If you’re thinking of selling your home before the end of the year, you could be in for a rude awakening. While sellers have controlled the residential real estate market for the past five years, that is no longer the case.
Last spring, sellers were fielding multiple offers and selling their homes for for more than list price. But a deepening recession, combined with the economic aftermath and lingering psychological effects of the September 11 terrorist attacks, have leveled the playing field.
The result is that home buyers have some leverage and sellers are getting nervous.
“This was an old farmhouse built around 1910. The only thing that’s original, I think, are are floors we had refinished. Other than that, we’ve put three additions on, all the moldings and woodwork, all the plumbing, electric, you name it,” says Marsha Gats.
Gats is a homeowner with a headache. She and many sellers out there have unfortunately discovered that a balanced real estate market means homes are listed for a lot longer and sellers may not get anywhere hear their list price.
“There’s no doom and gloom in the Chicagoland area. But again, you’re not going to have the frenzy that you had early last year and the last two years. You know the market is more stable now, the average market time is up from 20 to 30 days to over 60 days,” says Bob Zortich.
That means the average number of days a property stays on the market is up as much as 50 percent. Home buyers are taking their time before making an offer. Sellers who don’t recognize that the market has changed could wind up making a very expensive mistake.
“The biggest mistake I see is comparing this to the spring market. Prices just went through the roof, I mean 20 to 30 percent appreciation and a lot of people think it’s that same type of market where they’re in the driver’s seat and it’s really not that kind of market at all,” says Martha May, a listing agent for Koenig & Strey.
Dealing with this market is tough enough. Don’t compound the market issue by making other common seller mistakes.
“People leave things, I mean, I can’t even tell you. Make sure the waste baskets are empty, the clothes, if they’re not clean put in a hamper somewhere. Make it presentable,” says Katie Traines an agent with Coldwell Banker.
You’ll also want to spruce up your home’s curb appeal by cleaning or painting the exterior and upgrading the landscaping. Inside, make your home spotless. Clear off your countertops. And be aware of odors, particularly if you have pets.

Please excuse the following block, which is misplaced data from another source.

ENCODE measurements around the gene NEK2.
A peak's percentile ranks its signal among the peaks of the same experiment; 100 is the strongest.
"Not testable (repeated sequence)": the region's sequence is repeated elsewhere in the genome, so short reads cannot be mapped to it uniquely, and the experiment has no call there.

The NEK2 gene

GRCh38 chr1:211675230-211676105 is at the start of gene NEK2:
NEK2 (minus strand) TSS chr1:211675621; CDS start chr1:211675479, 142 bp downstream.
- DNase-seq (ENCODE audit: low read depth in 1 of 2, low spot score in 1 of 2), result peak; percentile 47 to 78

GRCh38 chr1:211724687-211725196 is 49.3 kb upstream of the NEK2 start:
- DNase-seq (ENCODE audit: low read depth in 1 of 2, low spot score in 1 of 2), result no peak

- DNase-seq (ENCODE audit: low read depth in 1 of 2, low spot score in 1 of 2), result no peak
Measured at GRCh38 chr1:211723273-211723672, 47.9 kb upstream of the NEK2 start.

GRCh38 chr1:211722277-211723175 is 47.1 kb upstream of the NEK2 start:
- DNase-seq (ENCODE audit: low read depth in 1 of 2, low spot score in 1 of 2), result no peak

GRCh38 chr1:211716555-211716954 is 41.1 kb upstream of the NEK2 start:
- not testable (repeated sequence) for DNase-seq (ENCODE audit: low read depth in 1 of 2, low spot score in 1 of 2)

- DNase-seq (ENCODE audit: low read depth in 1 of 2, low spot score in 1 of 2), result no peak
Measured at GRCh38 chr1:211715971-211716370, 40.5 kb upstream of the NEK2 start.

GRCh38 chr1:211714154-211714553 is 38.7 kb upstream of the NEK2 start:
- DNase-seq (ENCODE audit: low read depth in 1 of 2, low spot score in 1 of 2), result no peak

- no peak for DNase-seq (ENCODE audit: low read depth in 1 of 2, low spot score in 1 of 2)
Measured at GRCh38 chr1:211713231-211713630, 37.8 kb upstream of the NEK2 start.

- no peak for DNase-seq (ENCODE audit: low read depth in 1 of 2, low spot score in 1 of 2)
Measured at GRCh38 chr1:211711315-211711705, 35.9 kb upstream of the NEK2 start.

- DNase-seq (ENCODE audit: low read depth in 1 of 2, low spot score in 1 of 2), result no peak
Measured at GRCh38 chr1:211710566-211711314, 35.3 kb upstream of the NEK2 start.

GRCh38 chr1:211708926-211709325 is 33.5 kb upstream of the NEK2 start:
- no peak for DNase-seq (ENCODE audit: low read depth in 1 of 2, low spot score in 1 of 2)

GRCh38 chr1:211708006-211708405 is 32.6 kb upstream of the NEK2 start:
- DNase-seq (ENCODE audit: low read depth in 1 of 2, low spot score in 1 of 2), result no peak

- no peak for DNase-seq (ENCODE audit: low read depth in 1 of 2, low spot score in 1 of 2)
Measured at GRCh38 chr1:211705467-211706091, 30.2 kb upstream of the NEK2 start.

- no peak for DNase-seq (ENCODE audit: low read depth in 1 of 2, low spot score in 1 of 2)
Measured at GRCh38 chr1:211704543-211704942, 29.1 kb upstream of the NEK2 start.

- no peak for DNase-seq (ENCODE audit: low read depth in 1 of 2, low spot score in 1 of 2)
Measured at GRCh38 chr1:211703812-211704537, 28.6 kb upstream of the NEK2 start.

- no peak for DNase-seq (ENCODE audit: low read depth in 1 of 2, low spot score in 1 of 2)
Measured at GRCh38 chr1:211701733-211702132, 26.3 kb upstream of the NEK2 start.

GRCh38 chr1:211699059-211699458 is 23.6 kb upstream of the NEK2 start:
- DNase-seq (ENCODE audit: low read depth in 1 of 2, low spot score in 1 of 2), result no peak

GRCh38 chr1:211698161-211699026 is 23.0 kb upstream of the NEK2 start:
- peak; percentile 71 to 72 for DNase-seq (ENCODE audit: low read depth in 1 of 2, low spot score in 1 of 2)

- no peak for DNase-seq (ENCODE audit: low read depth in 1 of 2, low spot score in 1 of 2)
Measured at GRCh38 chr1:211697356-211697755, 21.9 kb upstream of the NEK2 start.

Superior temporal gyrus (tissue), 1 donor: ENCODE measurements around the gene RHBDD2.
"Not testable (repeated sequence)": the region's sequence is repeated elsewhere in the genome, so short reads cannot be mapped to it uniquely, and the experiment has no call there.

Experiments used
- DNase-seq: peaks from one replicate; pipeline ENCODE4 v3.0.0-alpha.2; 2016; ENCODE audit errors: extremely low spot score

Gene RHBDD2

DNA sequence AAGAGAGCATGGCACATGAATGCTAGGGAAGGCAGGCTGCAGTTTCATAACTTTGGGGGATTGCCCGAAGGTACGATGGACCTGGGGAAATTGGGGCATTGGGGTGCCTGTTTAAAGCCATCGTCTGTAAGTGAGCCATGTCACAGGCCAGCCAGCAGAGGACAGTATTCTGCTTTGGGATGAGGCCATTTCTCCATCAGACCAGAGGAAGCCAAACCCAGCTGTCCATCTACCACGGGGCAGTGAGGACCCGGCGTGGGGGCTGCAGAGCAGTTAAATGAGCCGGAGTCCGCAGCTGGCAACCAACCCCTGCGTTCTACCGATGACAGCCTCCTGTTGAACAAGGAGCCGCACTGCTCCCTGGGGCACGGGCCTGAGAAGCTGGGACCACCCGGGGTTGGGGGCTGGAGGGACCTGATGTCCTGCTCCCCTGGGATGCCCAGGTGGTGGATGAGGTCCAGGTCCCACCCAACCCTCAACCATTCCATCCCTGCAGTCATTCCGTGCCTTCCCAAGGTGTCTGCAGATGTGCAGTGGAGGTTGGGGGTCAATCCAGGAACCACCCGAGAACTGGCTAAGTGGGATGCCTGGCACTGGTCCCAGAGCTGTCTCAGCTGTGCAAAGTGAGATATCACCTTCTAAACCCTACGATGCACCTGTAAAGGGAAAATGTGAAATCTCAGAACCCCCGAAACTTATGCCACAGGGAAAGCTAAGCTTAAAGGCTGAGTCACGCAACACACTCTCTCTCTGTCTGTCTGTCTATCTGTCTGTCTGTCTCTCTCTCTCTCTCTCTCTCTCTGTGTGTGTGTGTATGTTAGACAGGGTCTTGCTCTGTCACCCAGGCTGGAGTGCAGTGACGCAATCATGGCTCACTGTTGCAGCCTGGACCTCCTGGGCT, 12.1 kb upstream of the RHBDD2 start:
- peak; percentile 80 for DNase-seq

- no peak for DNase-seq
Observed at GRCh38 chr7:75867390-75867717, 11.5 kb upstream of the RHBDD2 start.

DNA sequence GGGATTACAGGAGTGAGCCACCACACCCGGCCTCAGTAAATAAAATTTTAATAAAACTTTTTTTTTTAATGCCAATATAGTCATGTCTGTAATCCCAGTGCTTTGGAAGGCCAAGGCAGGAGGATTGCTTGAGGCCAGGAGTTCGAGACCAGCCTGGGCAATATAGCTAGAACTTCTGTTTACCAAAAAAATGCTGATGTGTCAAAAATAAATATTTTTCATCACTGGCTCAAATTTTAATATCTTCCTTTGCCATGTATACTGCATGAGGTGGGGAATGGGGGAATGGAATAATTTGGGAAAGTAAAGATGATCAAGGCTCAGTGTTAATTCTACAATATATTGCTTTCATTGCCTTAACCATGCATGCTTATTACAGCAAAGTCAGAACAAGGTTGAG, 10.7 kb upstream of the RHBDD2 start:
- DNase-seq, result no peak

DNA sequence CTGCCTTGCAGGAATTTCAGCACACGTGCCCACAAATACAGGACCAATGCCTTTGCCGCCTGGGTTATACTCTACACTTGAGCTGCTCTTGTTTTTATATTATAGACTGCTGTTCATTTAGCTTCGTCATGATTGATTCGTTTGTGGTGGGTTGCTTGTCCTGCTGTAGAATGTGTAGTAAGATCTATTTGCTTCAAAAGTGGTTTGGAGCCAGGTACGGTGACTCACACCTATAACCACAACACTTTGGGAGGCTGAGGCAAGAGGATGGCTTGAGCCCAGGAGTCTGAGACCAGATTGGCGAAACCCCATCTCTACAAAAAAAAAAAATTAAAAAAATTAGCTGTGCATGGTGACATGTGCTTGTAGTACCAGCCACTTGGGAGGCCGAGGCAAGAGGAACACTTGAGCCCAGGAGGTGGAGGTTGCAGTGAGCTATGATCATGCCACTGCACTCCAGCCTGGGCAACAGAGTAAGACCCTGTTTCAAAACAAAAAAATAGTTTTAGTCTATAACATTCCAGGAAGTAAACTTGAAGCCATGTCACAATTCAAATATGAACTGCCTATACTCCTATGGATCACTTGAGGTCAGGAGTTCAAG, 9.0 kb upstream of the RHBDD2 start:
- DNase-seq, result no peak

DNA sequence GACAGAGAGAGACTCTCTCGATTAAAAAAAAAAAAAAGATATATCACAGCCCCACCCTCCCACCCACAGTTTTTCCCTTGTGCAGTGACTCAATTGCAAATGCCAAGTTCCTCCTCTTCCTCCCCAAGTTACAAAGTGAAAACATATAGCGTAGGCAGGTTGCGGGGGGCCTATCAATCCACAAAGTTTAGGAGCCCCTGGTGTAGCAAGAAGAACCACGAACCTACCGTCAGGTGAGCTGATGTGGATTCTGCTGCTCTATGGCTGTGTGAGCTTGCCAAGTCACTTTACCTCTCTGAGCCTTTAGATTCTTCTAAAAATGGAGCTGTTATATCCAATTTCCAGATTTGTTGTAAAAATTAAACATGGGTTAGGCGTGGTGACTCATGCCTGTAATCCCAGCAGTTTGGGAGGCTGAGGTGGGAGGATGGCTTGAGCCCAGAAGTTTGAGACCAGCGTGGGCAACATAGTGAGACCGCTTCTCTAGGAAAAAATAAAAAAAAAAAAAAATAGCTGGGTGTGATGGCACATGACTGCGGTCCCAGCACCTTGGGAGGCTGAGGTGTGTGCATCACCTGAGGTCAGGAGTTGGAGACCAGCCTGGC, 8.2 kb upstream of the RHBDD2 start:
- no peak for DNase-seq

“My client and I opened the door and slid into the next room because the pets had left us a gift,” says Holmes.
Crucial mistakes include blowing your rehab budget in one part of the house and leaving the rest undone. A $60,000 tumbled marble floor and an $80,000 gourmet kitchen just make the worn bathroom tiles, a rusty tub and old faucet upstairs look even worse.
“What you spend on your house doesn’t necessarily mean you’re going to get it back. If you did wise things, you might,” Traines says. &”Kitchens and baths are at the top of the list, maybe 95 percent you would get back.”
But because you put in this color carpeting and painted this color and put in a basketball hoop, buyers don’t want that.
What buyers want is to pay less for a home that’s in perfect, or near-perfect condition. So sellers will probably have to negotiate on price.
“People refuse to counter. You turn off the buyer. And I don’t think it’s wise. There has to be some happy medium and you should negotiate,” says Traines. “In our heads, we’ve pretty much decided there’s some negotiation but obviously we’re not willing to give this house away.”
If you’re feeling bad about your house still being on the market, don’t. Here are over 13 properties in the Chicago metro area that have been on the market for a 1,000 days or more and some of those have been on the market for four years.
“In a market like this, where we typically slow down this time of year, we’d start to talk different strageties 30 to 45 days into the listing,” says May. “Price is everything.”
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